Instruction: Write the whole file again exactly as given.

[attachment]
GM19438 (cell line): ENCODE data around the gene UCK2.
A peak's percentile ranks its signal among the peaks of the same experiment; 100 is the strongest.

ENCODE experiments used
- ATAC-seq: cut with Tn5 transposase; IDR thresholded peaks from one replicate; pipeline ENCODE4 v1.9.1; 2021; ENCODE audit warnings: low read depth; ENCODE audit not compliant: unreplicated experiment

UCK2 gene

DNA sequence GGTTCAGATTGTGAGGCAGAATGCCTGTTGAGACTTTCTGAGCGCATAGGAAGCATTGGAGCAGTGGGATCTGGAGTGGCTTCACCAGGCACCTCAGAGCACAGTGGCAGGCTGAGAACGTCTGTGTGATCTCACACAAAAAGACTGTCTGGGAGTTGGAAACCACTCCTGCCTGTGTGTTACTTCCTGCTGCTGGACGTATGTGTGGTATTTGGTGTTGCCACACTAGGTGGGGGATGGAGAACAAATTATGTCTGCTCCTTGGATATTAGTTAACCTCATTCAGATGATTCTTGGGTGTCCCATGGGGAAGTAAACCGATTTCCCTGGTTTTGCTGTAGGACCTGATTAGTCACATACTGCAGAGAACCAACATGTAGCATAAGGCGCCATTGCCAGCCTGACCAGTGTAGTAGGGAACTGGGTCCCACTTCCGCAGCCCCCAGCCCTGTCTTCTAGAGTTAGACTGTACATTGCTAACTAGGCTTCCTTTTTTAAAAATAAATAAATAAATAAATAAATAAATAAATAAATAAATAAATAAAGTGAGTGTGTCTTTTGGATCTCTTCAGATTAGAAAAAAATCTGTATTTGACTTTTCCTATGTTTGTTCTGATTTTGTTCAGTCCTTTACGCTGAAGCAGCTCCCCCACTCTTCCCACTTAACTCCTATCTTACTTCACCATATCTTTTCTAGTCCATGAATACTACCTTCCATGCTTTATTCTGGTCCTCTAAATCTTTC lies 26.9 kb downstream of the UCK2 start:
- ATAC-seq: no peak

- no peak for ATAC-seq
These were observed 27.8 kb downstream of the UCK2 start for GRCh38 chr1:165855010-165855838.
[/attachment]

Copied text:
GM19438 (cell line): ENCODE data around the gene UCK2.
A peak's percentile ranks its signal among the peaks of the same experiment; 100 is the strongest.

ENCODE experiments used
- ATAC-seq: cut with Tn5 transposase; IDR thresholded peaks from one replicate; pipeline ENCODE4 v1.9.1; 2021; ENCODE audit warnings: low read depth; ENCODE audit not compliant: unreplicated experiment

UCK2 gene

DNA sequence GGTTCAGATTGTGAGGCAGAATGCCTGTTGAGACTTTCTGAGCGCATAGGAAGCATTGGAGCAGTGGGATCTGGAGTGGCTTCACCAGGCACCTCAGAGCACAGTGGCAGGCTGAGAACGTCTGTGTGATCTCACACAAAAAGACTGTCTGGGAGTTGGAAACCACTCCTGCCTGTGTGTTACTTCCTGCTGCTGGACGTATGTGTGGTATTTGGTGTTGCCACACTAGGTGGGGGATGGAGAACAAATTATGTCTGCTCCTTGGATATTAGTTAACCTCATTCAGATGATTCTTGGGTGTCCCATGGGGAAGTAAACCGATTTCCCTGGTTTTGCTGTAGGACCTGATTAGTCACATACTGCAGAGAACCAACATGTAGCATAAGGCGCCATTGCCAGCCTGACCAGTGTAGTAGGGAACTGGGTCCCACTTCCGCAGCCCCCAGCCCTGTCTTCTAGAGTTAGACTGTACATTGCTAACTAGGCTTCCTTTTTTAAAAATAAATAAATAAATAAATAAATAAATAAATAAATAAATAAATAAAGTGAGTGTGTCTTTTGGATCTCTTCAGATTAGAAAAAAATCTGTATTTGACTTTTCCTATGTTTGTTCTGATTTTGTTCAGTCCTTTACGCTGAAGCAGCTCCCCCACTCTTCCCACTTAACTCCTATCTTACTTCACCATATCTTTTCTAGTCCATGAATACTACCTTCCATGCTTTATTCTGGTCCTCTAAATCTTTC lies 26.9 kb downstream of the UCK2 start:
- ATAC-seq: no peak

- no peak for ATAC-seq
These were observed 27.8 kb downstream of the UCK2 start for GRCh38 chr1:165855010-165855838.